Manipal Journal of Medical Sciences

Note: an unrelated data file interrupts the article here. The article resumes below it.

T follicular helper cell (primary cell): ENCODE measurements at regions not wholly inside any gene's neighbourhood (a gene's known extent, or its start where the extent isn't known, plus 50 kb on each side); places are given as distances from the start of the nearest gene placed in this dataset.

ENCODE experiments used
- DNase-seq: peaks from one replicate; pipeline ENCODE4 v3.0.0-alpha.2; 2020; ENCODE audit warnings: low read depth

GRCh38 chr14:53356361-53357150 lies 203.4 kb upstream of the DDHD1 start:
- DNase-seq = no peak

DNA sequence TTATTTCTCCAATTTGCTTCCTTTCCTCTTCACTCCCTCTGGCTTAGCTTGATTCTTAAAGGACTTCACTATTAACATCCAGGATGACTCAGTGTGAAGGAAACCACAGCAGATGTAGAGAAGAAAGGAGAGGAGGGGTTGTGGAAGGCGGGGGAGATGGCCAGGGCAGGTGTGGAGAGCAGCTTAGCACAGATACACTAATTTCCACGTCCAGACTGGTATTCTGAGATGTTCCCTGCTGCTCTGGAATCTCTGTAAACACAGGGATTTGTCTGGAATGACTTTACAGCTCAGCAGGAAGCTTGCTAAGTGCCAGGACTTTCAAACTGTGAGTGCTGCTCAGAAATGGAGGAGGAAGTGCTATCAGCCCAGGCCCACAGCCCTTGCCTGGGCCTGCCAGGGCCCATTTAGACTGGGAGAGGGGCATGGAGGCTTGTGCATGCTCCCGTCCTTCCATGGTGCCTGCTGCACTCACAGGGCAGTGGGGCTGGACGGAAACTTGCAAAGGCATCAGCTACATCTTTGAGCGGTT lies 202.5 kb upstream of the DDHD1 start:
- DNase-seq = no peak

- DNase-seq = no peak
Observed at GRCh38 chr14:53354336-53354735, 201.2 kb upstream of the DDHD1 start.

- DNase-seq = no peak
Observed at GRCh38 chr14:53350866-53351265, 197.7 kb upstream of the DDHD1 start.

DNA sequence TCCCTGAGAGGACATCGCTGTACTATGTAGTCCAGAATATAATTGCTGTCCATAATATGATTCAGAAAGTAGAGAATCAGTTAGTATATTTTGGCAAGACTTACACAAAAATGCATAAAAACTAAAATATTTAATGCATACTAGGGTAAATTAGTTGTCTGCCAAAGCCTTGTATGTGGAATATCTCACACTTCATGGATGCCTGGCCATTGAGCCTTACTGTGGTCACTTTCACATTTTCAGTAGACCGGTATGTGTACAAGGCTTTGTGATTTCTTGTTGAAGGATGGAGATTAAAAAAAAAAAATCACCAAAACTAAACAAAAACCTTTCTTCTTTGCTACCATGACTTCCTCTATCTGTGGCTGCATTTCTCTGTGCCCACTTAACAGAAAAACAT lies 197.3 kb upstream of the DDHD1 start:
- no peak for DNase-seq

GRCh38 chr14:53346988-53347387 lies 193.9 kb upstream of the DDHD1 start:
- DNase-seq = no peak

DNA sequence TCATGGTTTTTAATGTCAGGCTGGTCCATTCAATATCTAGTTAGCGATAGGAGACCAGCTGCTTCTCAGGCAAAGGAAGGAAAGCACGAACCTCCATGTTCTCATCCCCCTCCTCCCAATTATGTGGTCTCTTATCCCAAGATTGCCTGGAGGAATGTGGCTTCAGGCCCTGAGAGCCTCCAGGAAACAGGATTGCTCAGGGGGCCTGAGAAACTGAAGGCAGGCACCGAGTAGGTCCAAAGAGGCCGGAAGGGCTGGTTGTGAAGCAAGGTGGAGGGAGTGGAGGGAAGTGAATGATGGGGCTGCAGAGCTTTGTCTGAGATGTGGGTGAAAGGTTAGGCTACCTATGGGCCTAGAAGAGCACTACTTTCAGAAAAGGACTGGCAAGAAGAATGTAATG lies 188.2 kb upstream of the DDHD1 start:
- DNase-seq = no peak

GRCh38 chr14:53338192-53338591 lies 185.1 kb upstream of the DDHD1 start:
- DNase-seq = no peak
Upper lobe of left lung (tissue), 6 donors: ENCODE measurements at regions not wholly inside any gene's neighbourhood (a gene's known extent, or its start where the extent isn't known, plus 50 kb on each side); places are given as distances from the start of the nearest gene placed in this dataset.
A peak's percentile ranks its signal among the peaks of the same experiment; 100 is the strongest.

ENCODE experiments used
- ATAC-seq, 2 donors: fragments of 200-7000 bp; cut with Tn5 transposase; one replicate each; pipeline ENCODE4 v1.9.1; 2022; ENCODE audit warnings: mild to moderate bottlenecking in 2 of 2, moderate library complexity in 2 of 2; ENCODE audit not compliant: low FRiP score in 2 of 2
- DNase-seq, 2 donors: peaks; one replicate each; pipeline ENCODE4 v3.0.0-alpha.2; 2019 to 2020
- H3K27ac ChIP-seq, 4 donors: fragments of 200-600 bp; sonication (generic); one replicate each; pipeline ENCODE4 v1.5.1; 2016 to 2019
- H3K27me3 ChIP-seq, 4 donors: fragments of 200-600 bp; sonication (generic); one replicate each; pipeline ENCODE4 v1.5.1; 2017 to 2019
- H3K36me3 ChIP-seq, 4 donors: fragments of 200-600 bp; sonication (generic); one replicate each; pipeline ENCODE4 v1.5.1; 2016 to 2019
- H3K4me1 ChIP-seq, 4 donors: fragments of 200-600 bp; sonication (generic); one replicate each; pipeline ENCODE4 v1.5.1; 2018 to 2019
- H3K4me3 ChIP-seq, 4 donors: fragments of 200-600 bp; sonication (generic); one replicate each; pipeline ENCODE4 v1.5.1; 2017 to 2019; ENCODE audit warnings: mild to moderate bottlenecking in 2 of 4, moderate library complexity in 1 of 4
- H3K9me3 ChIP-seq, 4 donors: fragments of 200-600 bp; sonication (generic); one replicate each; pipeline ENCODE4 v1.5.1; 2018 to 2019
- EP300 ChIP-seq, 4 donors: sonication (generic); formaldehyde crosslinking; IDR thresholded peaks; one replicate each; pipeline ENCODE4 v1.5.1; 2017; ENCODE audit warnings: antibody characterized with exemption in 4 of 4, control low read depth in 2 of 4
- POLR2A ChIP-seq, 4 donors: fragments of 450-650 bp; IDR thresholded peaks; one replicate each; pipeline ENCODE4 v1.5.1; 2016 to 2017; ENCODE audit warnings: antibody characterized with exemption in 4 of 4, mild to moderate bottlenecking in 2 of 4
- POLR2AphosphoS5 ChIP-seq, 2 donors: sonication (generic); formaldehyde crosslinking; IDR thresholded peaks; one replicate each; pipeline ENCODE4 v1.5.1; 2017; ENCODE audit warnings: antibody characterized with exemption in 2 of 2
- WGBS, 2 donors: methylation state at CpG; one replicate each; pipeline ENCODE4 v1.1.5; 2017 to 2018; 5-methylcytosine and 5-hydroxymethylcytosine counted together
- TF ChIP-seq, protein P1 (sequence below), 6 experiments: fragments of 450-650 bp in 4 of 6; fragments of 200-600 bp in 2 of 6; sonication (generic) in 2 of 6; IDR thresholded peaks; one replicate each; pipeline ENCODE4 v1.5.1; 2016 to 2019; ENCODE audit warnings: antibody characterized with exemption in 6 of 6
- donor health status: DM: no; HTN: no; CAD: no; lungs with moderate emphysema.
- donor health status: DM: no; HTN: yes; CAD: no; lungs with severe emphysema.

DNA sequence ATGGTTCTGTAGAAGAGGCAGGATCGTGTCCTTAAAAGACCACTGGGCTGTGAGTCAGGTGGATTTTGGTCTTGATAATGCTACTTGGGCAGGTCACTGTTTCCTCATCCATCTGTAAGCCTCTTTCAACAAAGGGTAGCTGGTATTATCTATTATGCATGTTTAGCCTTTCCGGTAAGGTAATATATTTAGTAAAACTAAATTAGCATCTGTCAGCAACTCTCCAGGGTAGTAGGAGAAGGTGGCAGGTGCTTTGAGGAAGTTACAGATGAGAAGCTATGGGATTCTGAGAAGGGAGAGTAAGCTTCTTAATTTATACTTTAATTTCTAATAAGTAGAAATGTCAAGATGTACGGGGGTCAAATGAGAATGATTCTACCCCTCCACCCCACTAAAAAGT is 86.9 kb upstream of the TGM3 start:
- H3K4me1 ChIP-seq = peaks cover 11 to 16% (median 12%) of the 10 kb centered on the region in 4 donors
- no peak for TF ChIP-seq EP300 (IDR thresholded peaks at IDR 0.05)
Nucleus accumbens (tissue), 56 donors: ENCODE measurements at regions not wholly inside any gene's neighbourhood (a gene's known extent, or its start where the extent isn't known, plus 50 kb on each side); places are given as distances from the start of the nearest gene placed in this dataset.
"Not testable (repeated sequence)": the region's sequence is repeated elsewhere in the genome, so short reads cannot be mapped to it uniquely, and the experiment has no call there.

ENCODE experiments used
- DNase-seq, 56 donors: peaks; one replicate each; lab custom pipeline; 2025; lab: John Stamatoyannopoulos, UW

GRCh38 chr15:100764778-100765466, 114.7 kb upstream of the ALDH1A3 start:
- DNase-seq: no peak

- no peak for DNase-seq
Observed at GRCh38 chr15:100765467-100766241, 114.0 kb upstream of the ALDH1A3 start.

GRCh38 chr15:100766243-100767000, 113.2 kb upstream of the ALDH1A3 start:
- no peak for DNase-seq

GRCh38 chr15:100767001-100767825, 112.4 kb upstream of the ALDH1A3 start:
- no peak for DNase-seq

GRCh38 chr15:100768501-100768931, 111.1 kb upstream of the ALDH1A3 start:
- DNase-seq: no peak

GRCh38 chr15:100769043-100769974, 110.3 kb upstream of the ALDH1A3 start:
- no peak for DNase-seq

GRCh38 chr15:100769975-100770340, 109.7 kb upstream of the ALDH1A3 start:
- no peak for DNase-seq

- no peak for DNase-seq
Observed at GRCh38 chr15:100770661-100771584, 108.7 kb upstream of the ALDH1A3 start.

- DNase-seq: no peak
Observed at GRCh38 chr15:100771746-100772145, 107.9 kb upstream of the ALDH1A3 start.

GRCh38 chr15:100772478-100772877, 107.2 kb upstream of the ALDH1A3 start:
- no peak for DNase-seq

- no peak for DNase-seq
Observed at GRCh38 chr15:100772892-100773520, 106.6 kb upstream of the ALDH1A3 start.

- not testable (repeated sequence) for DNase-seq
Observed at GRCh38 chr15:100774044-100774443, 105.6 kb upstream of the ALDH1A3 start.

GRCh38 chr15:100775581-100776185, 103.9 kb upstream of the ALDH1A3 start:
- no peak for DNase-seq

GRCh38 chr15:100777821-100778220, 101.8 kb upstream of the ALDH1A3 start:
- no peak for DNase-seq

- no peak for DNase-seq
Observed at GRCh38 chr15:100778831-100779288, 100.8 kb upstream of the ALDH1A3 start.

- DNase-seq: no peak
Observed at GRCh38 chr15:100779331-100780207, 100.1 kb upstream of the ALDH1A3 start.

Background: Cataract is an ageing process and surgery is the only mode of restoring vision. Patients who undergo surgery have only one aim in mind, which is improvement in their visual acuity (VA). However, some patients do not achieve this aim for improved vision after having undergone the surgery. Reasons for worsening vision after cataract surgery should be identified to counsel the patients on the possibility of poorer outcomes so that patients are prepared for such eventualities should they happen. Objective: While cataract surgery restores vision in most, a subset of patients experience worsening vision post-operatively. We investigated various reasons which might explain this phenomenon. We aim to begin a discussion, which we hope will culminate in evidenceinformed guidelines for patients and surgeons. We hope it will be used for the appropriate screening process for surgical candidate selection to choose the patients who may benefit from surgery and also for counselling patients on likely outcomes after surgery. Materials and Methods: We performed a retrospective secondary data analysis using the National Eye Database (NED) of Melaka Hospital from 2007 to 2014. Phacoemulsification and extracapsular cataract extraction were done. Other techniques were lens aspiration, intracapsular cataract extraction and phaco converted to extracapsular cataract extraction. Patients were followed up till 12 weeks and the best-corrected VA was recorded. We classified patients as having good (6/6-6/12), impaired (6/18-6/36), or poor vision (6/60 and worse) and recorded whether they improved, worsened, or remained unchanged postoperatively. We identified possible causes for worsening vision after surgery among the patients who presented to us with good VA. We included only patients who had a worse vision after the cataract surgery. Results: Among 603 patients who initially came with good vision, 34 had impaired and three had a poor vision while 44 (7.2%) had no change in vision post-operatively. Subluxated/dislocated lenses had worse outcomes. Other ocular comorbidities, all systemic comorbidities, age, and gender did not affect outcomes. Combined filtering/ vitrectomy with cataract surgery, posterior capsule rupture, vitreous loss, and zonular dehiscence cause worse outcomes. Poor outcomes were caused by astigmatism, posterior capsule opacity (PCO), and cystoid macular oedema (CMO). Conclusion: Patients who have pre-existing subluxated/dislocated lenses and those at risk for complications such as posterior capsule rupture, vitreous loss, and zonular dehiscence should be screened and counselled regarding poorer outcomes. Attempts must be made to reduce astigmatism, PCO, and CMO. We recommend a meta-analysis of epidemiological studies on specific factors which determine the post-operative visual outcome in cataract surgery patients, to inform the development of screening guidelines for surgical candidates.